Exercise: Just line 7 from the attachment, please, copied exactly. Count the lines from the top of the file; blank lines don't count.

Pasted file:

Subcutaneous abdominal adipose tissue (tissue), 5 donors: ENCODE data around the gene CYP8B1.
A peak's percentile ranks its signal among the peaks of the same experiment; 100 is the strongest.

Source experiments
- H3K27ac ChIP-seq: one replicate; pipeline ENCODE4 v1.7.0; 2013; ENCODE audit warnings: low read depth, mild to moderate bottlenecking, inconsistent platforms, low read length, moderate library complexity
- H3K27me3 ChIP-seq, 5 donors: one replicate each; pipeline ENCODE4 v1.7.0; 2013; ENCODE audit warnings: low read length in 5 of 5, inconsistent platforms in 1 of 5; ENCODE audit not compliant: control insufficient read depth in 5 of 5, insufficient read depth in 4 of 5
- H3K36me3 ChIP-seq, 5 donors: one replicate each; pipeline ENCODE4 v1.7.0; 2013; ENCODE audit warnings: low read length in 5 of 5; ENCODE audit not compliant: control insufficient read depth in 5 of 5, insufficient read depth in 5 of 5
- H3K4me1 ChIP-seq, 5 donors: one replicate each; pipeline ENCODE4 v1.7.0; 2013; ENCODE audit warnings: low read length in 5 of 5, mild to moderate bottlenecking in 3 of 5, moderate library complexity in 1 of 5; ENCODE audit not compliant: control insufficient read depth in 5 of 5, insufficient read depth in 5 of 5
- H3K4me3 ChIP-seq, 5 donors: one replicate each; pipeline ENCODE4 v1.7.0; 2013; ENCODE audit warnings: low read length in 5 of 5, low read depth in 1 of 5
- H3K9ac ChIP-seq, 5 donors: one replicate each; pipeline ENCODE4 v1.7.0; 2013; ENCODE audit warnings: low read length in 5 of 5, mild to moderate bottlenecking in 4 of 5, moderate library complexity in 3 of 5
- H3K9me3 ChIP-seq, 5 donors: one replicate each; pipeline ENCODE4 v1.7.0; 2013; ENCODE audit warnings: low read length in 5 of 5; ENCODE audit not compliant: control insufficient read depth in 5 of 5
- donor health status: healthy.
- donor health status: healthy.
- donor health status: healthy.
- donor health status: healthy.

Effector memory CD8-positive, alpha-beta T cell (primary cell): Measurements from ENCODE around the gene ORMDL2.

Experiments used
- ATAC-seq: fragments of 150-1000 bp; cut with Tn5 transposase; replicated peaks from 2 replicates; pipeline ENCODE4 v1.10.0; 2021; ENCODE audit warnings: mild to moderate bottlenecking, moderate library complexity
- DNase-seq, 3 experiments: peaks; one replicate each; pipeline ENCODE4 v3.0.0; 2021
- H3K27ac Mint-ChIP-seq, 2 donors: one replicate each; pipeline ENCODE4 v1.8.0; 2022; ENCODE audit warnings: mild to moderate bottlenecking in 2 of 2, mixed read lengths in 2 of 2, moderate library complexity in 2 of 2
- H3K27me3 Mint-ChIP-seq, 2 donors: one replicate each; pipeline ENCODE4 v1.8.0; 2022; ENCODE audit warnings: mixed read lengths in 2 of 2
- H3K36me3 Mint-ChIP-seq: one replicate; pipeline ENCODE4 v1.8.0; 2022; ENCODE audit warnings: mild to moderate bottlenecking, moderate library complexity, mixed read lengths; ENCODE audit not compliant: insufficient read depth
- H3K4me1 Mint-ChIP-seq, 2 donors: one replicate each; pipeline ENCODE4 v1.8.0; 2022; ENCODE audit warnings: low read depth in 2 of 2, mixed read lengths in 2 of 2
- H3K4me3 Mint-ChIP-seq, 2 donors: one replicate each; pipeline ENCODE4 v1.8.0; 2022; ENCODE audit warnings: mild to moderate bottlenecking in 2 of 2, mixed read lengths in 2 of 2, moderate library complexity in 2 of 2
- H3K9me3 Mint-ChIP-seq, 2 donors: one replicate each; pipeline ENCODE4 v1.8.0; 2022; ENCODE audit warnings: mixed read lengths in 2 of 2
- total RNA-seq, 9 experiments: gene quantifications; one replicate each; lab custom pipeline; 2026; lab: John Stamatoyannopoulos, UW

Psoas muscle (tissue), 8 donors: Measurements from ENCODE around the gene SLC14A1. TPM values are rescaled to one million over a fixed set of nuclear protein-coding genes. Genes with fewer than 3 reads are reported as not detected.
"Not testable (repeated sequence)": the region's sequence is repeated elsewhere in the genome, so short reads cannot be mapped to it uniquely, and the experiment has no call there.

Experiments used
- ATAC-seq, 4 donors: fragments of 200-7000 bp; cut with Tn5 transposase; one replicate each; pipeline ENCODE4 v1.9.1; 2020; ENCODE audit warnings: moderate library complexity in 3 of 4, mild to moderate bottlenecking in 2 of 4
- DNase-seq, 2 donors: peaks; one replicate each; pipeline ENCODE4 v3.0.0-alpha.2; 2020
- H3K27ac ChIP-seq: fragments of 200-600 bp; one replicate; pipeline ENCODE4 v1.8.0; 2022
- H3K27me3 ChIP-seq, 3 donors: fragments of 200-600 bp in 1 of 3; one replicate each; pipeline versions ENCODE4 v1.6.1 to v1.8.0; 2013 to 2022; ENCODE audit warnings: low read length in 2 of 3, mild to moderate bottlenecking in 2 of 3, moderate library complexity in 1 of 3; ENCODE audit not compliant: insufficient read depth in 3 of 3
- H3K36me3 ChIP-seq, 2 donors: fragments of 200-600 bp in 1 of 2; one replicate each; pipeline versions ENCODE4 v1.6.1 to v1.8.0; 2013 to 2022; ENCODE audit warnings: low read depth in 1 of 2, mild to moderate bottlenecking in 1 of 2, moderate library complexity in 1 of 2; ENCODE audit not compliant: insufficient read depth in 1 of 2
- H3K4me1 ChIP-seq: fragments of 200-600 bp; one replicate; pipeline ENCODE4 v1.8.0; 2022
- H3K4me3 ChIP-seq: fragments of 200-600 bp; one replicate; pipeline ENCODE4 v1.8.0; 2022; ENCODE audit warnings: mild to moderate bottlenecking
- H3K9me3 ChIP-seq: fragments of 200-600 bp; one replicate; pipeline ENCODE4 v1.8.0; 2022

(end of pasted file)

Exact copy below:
- H3K4me1 ChIP-seq, 5 donors: one replicate each; pipeline ENCODE4 v1.7.0; 2013; ENCODE audit warnings: low read length in 5 of 5, mild to moderate bottlenecking in 3 of 5, moderate library complexity in 1 of 5; ENCODE audit not compliant: control insufficient read depth in 5 of 5, insufficient read depth in 5 of 5